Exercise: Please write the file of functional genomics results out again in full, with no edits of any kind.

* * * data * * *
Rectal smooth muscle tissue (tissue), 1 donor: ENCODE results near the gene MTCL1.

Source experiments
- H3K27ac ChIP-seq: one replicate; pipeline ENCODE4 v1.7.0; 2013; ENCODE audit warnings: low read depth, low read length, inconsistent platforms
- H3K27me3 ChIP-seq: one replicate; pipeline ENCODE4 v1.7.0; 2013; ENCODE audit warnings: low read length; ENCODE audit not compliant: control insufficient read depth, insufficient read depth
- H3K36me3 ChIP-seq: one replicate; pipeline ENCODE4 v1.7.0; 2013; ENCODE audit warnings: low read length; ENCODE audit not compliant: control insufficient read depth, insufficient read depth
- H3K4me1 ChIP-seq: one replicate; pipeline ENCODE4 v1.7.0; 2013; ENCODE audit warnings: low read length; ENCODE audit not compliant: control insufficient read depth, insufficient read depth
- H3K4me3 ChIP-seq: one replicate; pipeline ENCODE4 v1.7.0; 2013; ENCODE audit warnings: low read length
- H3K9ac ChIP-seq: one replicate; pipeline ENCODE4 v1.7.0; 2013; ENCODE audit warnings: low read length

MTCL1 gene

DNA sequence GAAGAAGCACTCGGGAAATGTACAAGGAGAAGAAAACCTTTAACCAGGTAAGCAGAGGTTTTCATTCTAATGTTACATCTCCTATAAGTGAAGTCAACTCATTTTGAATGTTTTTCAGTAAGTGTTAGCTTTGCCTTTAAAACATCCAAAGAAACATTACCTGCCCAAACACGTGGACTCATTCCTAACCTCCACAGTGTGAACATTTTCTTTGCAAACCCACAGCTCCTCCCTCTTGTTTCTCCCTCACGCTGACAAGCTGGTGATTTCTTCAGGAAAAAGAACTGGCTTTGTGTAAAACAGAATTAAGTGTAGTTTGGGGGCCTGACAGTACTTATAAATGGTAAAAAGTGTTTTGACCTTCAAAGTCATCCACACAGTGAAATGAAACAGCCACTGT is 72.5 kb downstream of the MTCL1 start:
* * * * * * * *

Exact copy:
Rectal smooth muscle tissue (tissue), 1 donor: ENCODE results near the gene MTCL1.

Source experiments
- H3K27ac ChIP-seq: one replicate; pipeline ENCODE4 v1.7.0; 2013; ENCODE audit warnings: low read depth, low read length, inconsistent platforms
- H3K27me3 ChIP-seq: one replicate; pipeline ENCODE4 v1.7.0; 2013; ENCODE audit warnings: low read length; ENCODE audit not compliant: control insufficient read depth, insufficient read depth
- H3K36me3 ChIP-seq: one replicate; pipeline ENCODE4 v1.7.0; 2013; ENCODE audit warnings: low read length; ENCODE audit not compliant: control insufficient read depth, insufficient read depth
- H3K4me1 ChIP-seq: one replicate; pipeline ENCODE4 v1.7.0; 2013; ENCODE audit warnings: low read length; ENCODE audit not compliant: control insufficient read depth, insufficient read depth
- H3K4me3 ChIP-seq: one replicate; pipeline ENCODE4 v1.7.0; 2013; ENCODE audit warnings: low read length
- H3K9ac ChIP-seq: one replicate; pipeline ENCODE4 v1.7.0; 2013; ENCODE audit warnings: low read length

MTCL1 gene

DNA sequence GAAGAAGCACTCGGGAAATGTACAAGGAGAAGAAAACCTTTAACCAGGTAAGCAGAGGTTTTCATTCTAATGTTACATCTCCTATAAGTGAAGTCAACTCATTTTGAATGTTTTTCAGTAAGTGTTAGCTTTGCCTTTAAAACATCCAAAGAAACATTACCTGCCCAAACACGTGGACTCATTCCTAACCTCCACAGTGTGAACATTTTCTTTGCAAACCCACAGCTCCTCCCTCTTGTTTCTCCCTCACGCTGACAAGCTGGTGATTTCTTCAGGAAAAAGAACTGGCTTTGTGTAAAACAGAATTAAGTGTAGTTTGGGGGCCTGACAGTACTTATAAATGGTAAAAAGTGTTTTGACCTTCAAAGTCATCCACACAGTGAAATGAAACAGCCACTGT is 72.5 kb downstream of the MTCL1 start: